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Cap and Trade: It’s Not That Complicated

In practice a cap and trade program for carbon emissions is a pretty complex thing, no doubt about it. It also can seem like a pretty wonky concept for the average person to pay much attention to.

This post was written by Matt McDermott for Planet Greet, and a follow up to a post earlier this week on the differing impact of Cap and Trade on socio-economic classes.

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In practice a cap and trade program for carbon emissions is a pretty
complex thing, no doubt about it. It also can seem like a pretty wonky
concept for the average person to pay much attention to. If fairly recent public polls are anything to go on, most Americans haven’t the foggiest idea of what all the fuss is about.

With that in mind, and in light of President Obama’s speech from the
Oval Office last night, here’s the most simple cap and trade definition
I can give:

  1. Government sets a limit on the total amount of pollution
    that is permitted to be emitted into the atmosphere. In terms of
    cap-and-trade in regards to climate change, that’s carbon dioxide.
    That’s the cap. Emissions above that level result in fines.
  2. Permits then get distributed to industry for a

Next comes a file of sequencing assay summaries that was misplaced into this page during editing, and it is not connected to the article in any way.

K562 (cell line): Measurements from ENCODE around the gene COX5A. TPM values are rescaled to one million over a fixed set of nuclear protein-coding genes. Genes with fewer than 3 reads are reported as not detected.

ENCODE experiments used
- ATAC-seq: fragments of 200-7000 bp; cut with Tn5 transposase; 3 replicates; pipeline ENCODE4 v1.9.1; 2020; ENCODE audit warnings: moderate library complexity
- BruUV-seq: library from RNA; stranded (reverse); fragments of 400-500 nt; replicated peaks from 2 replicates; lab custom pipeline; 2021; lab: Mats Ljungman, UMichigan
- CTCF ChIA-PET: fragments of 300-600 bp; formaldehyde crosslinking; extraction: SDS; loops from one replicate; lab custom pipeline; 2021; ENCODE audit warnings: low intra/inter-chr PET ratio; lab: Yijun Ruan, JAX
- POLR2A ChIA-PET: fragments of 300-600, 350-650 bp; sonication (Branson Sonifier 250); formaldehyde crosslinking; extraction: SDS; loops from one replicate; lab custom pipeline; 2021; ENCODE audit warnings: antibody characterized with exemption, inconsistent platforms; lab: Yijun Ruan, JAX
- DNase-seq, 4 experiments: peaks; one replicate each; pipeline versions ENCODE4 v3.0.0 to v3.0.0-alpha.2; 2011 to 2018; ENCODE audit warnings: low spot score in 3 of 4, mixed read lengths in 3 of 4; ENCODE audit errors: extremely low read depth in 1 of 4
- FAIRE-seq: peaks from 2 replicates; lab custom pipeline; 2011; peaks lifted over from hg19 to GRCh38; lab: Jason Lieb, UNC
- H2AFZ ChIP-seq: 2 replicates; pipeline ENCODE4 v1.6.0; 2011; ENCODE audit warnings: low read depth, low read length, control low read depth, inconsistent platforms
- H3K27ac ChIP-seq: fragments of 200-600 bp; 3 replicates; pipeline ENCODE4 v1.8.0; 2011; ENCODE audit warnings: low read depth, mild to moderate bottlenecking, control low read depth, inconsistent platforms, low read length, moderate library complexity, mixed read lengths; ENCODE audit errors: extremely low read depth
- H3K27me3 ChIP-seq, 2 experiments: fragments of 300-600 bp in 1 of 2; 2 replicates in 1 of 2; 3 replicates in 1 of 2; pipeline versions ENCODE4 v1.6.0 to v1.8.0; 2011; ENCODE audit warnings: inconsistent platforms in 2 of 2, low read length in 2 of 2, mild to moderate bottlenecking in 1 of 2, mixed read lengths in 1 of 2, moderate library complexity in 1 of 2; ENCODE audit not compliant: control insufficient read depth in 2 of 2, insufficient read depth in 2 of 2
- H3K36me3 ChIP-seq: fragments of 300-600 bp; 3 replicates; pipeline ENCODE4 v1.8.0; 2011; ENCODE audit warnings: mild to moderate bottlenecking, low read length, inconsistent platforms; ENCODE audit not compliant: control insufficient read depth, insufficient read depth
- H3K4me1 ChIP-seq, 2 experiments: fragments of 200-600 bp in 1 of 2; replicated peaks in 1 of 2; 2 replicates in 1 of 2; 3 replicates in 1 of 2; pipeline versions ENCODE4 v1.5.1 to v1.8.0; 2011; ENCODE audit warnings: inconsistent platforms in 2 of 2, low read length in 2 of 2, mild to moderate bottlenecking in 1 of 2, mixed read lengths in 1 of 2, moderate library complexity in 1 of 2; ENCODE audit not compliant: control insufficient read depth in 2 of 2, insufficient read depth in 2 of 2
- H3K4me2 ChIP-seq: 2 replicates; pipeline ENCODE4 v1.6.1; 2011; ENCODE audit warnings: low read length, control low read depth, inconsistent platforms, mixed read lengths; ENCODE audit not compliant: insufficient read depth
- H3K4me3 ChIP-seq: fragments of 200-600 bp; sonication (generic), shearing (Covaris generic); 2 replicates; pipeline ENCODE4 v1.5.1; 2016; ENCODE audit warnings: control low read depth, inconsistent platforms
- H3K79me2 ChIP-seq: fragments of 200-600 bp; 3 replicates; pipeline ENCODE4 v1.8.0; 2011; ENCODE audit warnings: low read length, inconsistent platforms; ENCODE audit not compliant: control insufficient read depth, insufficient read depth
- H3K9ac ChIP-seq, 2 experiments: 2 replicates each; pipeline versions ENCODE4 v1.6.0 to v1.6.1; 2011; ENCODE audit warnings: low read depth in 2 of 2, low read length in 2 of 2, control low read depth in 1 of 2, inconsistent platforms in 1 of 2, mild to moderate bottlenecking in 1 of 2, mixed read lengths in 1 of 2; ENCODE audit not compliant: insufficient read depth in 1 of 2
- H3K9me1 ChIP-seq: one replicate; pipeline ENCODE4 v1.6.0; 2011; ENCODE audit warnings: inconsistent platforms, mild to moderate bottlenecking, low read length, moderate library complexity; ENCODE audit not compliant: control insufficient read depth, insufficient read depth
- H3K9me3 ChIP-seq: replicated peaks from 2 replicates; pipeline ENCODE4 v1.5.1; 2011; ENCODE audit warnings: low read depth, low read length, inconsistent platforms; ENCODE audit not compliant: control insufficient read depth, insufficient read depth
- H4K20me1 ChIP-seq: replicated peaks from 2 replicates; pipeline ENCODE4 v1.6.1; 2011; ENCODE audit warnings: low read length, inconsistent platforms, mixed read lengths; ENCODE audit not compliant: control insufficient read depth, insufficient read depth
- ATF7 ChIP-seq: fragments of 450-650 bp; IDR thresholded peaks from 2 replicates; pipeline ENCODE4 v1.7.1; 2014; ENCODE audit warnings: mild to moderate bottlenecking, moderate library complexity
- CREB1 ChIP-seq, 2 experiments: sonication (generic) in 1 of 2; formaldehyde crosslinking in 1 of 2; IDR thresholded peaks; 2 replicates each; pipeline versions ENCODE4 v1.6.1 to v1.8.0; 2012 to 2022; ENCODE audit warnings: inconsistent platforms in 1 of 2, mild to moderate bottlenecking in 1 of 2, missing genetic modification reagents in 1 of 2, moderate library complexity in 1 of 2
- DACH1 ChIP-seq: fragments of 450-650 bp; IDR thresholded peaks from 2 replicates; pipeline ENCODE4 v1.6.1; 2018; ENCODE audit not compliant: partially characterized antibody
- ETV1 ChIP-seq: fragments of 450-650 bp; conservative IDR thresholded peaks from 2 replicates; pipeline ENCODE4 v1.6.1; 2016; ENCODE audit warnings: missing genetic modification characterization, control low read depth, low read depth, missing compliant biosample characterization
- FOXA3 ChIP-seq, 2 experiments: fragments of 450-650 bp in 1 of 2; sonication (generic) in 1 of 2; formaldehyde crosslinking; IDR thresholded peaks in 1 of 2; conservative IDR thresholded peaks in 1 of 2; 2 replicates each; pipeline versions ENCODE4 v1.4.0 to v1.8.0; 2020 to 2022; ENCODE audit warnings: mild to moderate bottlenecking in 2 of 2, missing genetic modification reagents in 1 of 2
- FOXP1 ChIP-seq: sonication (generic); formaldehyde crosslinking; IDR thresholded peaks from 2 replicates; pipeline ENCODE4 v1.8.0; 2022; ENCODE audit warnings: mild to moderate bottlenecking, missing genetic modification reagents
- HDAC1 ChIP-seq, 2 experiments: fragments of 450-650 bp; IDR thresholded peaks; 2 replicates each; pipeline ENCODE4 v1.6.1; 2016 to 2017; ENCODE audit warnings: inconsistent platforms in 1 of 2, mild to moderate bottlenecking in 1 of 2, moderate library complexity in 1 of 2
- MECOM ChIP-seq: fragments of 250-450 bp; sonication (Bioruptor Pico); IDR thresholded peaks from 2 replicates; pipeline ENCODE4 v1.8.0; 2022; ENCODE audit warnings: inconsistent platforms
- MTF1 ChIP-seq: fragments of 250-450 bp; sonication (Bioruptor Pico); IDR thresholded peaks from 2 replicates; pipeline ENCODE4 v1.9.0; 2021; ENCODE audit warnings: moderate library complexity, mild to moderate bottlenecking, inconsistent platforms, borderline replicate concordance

given amount of pollution. They can either be auctioned off (better,
    but polluters don’t so much like this), given away for free based on
    historic levels of pollution (seemingly rewarding polluting
    industries), or some combination of the those.

    In structuring the program you have to determine how big a
    polluter is before they are required to participate. Ideally you want
    to include all the big polluters, to stem pollution at the source,
    rather than micro-managing smaller industry and individuals.

    The idea is to set the initial allotment slightly below what’s
    already being emitted — the whole point of this is to reduce the
    amount of pollution, not just keep it at current levels.

  3. If a company can reduce its pollution below the amount of credits it already has, it can sell those credits to some other company that’s not doing so well in reducing theirs.
  4. This system essential creates an economic market where polluters have financial incentive to reduce pollution in the form of spare credits which can be sold or traded.
  5. Over time the cap can be reduced — hopefully at
    predictable intervals so everyone can prepare for it — further
    constraining the amount of pollution that industry can emit.

See, that wasn’t so complex.

Keep in mind that cap and trade is just one policy mechanism
available for reducing carbon emissions, even if it’s the most popular
one at the moment (even not being that popular with polluting
industries and their Congressional supporters). Alternatives to cap and
trade: A carbon tax or a cap and dividend program—each has some high-profile supporters.


More on Cap and Trade from Planet Green:
A Cap and Trade System Could Save US Families $900 a Year
Cap and Trade Explained in Under Four Minutes (Video)
Cap and Trade Won’t Break the Bank: Climate Bill Would Actually Cut US Budget Deficit
Hansen Was Right: Cap and Trade Isn’t the Solution

 

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